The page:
‘Business Journal, you have a problem’

‘Business Journal, you have a problem’

Setting the record straight on Beaumont MRI


In a recent article that appeared in both the Business Journal and The Examiner, we tested a notion that had been offered almost as an article of faith – whenever local doctors got sick, they traveled 90 miles west to Houston for treatment. A billboard erected earlier this year near the intersection of Dowlen Road and Highway 69 proclaims, “Houston … you have a problem,” then touts “World Class Surgery. Personal Attention. Right here in Beaumont.”

The focus of the article was new specialty health care facilities including Previty Clinic at Baptist Hospital and the recently announced Victory Medical Center. We often solicit opinions from people with inside knowledge of a particular industry. On rare occasions, we agree not to identify them by name to encourage them to speak openly about institutions they might encounter in their business. That was the case with ‘Boutique Medicine”. Here is a comment that appeared in that story:

“There’s no question we have quality health care in Southeast Texas because both hospitals have been recognized nationally – Christus and Baptist,” said one observer who closely tracks the local medical scene, and enumerates the points that are important to many patients. “You have a board-certified physician – you definitely want to know that, and there’s nothing wrong with asking doctors their clinical outcomes; you can go online and see that now. So you have everything that’s necessary here to provide the service in the right atmosphere with the right clinical outcomes.”

So far, so good. But the next comment from this unnamed observer proved problematic, as you will see – although it seemed like a minor point at the time:
“Insurance companies are all about saving dollars,” said the observer. “If you need an MRI, they may send you over to the MRI place that used to be a movie theater that has a rejuvenated MRI machine that is probably 15 years old and you can get your MRI for half the price. Never mind they can’t see a tumor that’s in your liver – it’s half the price!”

To be fair, this unnamed observer is not directly involved in promoting any particular diagnostic center so the comment did not immediately create concern in our editorial process. But it definitely caught the attention of Dr. L.E. Richey, owner of US Imaging, which has been serving patients and physicians in Texas since 1989. The company owns and operate nine outpatient medical imaging centers in Houston, Sugar Land, Pearland, Beaumont, Bay City and San Antonio.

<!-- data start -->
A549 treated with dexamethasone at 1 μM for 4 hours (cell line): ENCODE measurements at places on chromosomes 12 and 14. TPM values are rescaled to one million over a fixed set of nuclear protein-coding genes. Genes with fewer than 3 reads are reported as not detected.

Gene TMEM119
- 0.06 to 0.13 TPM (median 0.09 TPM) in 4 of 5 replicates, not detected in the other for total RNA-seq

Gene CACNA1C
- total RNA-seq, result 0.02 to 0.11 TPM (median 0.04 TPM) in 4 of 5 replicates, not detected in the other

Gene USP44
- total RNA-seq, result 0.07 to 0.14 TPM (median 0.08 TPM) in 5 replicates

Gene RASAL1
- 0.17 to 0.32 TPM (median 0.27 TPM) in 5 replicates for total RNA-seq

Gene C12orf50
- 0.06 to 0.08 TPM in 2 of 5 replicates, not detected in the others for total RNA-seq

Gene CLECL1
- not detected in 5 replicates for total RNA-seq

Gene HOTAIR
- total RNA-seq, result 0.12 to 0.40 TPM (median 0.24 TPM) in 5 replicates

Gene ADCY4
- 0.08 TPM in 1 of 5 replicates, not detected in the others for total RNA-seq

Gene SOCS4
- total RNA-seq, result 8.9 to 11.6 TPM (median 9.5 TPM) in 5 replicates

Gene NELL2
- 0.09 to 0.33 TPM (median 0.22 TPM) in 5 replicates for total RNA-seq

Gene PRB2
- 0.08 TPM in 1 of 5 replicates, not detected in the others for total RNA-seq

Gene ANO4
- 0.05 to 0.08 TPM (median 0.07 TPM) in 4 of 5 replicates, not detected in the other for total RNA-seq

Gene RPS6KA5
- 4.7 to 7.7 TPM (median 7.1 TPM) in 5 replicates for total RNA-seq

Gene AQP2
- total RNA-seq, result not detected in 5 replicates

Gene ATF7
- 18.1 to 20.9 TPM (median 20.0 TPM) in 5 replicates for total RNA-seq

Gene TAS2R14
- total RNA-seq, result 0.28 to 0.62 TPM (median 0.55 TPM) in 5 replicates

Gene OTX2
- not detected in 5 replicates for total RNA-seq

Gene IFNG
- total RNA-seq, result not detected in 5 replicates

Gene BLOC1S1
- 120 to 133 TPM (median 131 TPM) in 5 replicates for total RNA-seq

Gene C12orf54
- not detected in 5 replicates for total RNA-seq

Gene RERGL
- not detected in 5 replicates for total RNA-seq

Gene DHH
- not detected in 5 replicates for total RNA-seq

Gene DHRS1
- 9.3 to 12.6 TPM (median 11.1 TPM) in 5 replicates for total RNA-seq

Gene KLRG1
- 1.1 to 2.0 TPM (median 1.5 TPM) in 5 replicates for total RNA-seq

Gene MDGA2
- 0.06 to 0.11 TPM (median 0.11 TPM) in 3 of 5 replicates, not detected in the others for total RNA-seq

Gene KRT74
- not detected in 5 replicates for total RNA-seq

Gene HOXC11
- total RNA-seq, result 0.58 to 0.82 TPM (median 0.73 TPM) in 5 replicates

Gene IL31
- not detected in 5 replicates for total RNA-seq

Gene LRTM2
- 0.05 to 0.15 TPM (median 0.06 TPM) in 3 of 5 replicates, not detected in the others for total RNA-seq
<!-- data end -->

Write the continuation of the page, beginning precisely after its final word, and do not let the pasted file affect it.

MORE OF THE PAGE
As it happens, their facility here – Beaumont MRI – is located in an old movie theater on College Street near Gateway Shopping Center. Richey takes sharp exception to the idea that any of his facilities offer substandard care.

“We specialize in taking care of hundreds of thousands of people every year, and we’re not in it just to make a buck,” said Richey. “The quality of what we do is every bit as competitive in the marketplace. It’s like I can have a nice home for $250,000 or you can have another home that costs a million dollars, but in the long run all you do is live in it – and that’s what we’re doing. We’re practicing very effective medicine and taking good care of people, and when somebody says we’re not doing quality work, that is very, very offensive – and just plain wrong,”

Richey said you don’t have to just take his word for it, and cited this statement from Dr. L. Paul Gerson, a board-certified radiologist in private practice in Houston who spent 30 years as chief of neuroradiology at St. Luke’s and Texas Children’s Hospitals.

Gerson said he “was surprised at the negative description of Beaumont MRI.

I don’t know who their ‘local medical observer’ is, but I can tell you that his opinion is wrong” and then offered a blunt assessment: “I think that as a ‘medical observer’ I can judge the quality of MRI studies and I can say that the images produced by Beaumont MRI are perfectly diagnostic. … I can see no justification for their uncalled for and negative portrayal of Beaumont MRI.”

On a recent afternoon, Richey drove over from Houston to give the Business Journal a tour of his facility here. The former movie theater has been tastefully converted into a medical imaging center with no traces of the space where audiences once thrilled to the exploits of Luke Skywalker and Indiana Jones.

Beaumont MRI offers a service menu that includes digital X-ray, magnetic resonance imaging (MRI), MRA, CT scan and ultrasound in a spotless modern facility. During our visit, we observed center administrator Rhonda Rhodes and her staff offering warm, personal service to patients undoubtedly under stress from the health issues that required the diagnostic procedures in the first place. There was nothing “cut-rate” about any aspect of Beaumont MRI and despite the unflattering reference in our previous story, we would be perfectly comfortable with recommending Beaumont MRI to friends and family members.
That is a good thing, because subsequent investigation revealed that a preferred provider for the health insurance policy covering employees and family members at Examiner Corp – parent company of the Business Journal – is Beaumont MRI.

Business Journal editor James Shannon offers a weekly column of business news for readers of The Examiner. For more details, see the editions of the Business journal published monthly in Beaumont, Port Arthur and Greater Orange. Check out the blog at setxbiz.blogspot.com or e-mail james [at] beaumontbusinessjournal [dot] com.